Ray Cook (left) also lost his father in the crash and was 10 years old at the time. He sits here with Mike Nelson.

Comments given by Wayne Ranney, 
President of the Grand Canyon Historical Society at the Dedication 
July 8, 2014

Good morning everyone and welcome to Grand Canyon National Park. My name is Wayne Ranney and I am the President of the Grand Canyon Historical Society – established in 1984 by a group of dedicated Grand Canyon residents who wished to preserve the rich and colorful human history of the Grand Canyon. In the 30-year existence of our Society we have endeavored to keep the memory of the many human successes and failures, that have occurred at this iconic landscape, in focus for future generations. Ours is not a Society that merely preserves old photographs or dusty texts, but one that puts history in clear view so that people today can learn from the past. I guess that is why the National Park Service so graciously and thoughtfully asked our organization to be a part of this dedication. I am honored to represent the Society here today and we are honored that the National Park Service has chosen to include us at this important dedication. We have never forgotten the scope and scale of this horrific accident in the skies over Grand Canyon. 

A little over one week ago on June 30, we commemorated the 58th anniversary of the mid-air collision of two airliners over Grand Canyon – TWA Flight 2 and United Airlines Flight 718. Memorial wreaths were laid at both mass gravesites in Flagstaff and Grand Canyon. About fifty family members came, some for the first time since the accident. Sons and daughters of the victims, grandchildren and great-grand children were here to remember. In most respects it was a happy event but in every sense it was a moving and heart-rending occasion. I was amazed that after 58 years that anyone involved with the crash would bother to come at all. But such is the depth to which this tragedy cut into the lives of thousands of people.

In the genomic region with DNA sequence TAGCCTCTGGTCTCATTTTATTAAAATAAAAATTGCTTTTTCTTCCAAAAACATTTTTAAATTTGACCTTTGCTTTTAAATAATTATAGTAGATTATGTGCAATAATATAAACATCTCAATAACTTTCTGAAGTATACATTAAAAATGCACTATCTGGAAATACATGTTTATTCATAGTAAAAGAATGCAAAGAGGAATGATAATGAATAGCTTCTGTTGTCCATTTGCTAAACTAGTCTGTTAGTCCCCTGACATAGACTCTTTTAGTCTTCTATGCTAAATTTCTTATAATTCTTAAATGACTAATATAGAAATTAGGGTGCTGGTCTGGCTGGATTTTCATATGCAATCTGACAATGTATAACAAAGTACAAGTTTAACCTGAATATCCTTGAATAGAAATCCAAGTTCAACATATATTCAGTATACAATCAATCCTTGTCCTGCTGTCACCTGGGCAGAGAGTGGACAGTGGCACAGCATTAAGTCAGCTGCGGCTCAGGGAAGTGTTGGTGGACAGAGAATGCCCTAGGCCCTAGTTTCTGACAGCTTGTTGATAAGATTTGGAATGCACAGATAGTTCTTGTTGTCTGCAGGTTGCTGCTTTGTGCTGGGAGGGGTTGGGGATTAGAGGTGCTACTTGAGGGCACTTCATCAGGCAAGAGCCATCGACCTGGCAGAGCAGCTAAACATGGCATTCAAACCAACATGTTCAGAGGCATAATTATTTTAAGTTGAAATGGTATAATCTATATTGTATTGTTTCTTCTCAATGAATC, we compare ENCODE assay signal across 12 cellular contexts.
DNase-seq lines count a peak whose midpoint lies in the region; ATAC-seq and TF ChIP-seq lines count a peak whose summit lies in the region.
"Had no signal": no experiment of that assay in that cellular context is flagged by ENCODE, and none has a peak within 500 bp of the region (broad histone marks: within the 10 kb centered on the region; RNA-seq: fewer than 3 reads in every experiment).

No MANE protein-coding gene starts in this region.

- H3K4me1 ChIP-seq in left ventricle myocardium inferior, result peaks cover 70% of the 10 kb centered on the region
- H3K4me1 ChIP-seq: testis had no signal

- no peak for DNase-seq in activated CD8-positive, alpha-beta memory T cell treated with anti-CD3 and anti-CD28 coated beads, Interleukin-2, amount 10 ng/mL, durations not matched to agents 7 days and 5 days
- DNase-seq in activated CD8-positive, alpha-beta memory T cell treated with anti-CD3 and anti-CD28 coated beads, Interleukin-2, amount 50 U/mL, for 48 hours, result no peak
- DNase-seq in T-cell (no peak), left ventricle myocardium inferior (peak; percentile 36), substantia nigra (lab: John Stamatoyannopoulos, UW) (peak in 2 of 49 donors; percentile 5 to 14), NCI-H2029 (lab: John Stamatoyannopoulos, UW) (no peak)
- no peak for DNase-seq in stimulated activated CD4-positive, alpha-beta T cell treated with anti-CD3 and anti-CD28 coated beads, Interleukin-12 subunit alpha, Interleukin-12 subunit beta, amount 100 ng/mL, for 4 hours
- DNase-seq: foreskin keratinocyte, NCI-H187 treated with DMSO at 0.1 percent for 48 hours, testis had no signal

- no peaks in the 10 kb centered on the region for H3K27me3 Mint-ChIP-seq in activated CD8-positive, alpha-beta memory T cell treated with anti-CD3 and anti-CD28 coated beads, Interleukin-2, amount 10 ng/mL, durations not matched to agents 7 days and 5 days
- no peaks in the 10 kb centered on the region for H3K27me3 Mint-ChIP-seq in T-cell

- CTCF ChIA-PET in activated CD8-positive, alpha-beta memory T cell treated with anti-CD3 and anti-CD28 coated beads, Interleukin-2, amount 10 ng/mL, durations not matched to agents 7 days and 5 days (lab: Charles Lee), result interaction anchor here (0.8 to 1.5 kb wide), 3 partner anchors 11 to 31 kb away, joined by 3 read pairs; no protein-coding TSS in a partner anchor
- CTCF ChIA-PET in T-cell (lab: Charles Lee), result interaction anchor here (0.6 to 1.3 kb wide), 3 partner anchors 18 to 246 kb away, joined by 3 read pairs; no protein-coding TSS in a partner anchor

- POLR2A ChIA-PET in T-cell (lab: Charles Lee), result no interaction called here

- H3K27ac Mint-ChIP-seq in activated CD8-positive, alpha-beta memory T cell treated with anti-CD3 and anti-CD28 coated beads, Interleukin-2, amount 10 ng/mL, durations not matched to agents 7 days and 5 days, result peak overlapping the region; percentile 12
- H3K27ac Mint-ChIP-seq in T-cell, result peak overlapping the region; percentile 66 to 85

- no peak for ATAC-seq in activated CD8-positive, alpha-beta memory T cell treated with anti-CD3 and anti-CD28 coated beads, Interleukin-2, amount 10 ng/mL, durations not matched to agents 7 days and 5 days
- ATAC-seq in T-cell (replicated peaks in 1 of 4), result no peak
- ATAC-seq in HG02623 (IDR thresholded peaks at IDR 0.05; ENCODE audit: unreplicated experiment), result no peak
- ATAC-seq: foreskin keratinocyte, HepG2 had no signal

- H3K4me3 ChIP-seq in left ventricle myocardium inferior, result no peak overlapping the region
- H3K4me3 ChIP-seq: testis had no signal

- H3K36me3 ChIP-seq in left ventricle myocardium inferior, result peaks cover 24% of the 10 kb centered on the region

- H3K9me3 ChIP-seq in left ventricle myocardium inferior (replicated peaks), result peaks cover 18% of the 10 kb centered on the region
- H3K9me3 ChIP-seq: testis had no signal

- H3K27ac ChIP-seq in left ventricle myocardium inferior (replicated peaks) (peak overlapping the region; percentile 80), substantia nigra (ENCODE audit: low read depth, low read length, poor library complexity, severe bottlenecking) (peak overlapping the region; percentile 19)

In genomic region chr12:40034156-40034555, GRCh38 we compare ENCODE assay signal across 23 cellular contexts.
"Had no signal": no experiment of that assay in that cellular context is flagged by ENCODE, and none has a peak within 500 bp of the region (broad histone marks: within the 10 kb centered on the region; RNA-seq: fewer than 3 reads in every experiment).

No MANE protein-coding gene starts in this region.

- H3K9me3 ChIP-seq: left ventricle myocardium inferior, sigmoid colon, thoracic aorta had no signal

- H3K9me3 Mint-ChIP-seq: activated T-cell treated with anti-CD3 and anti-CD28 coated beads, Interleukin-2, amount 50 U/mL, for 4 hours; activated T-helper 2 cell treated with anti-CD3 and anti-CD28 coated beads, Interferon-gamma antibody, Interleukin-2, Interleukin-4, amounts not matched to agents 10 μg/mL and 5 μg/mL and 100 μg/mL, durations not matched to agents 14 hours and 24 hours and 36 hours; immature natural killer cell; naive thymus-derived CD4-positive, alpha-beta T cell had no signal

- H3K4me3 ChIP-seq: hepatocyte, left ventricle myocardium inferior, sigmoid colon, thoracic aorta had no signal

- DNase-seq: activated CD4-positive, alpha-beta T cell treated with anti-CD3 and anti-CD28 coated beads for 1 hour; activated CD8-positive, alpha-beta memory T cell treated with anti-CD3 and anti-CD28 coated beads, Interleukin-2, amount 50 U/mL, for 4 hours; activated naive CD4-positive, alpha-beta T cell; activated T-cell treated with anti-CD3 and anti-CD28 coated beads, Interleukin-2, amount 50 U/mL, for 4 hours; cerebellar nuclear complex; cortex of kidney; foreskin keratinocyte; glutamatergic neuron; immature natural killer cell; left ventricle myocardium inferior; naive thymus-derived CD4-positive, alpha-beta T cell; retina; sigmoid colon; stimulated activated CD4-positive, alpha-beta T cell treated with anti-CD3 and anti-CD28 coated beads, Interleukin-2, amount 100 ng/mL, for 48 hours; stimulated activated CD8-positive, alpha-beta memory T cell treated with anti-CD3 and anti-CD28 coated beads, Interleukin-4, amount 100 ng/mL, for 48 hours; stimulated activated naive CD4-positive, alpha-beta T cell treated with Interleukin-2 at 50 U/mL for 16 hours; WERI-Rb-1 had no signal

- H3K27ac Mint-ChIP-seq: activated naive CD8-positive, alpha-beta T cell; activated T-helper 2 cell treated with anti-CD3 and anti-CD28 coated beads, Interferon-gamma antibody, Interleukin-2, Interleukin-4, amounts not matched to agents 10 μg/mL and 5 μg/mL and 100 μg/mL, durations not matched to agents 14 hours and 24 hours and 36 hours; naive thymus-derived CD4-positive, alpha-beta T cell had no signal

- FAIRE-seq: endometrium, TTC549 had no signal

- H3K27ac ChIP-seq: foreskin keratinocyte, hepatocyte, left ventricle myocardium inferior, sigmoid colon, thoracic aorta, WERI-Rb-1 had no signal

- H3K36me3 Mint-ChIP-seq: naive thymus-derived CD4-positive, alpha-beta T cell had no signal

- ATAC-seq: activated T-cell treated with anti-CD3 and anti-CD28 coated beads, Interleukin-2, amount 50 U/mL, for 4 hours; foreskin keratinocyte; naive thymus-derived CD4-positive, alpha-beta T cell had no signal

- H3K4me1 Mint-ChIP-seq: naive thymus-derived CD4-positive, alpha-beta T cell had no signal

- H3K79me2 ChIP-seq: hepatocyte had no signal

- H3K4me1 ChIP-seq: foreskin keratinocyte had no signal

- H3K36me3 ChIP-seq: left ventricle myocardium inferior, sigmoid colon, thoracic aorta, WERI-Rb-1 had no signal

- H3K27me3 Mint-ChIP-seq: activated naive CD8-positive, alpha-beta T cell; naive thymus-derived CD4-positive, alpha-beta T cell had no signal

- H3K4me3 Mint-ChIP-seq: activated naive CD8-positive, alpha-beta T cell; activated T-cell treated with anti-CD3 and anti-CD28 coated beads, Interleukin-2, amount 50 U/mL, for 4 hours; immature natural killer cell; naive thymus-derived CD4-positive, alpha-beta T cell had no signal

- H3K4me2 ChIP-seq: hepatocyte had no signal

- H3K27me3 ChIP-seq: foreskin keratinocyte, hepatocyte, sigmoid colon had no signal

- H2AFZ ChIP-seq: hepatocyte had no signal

One of the themes that we continually heard last week was how the crash severely and negatively impacted the lives of so many family members, such as spouses and children, who were left behind in the wake of a disaster, which rippled outward much farther than the 128 people who lost their lives that fateful day. In the innocent and na├»ve decade of the 1950’s the people living with the loss of loved ones were expected to be strong, stand tall, and perhaps pretend that it never really happened and would just go away. Perhaps that was an equal part of the tragedy – that many of these people had few places to turn to, to express their grief or feel the depth of their loss.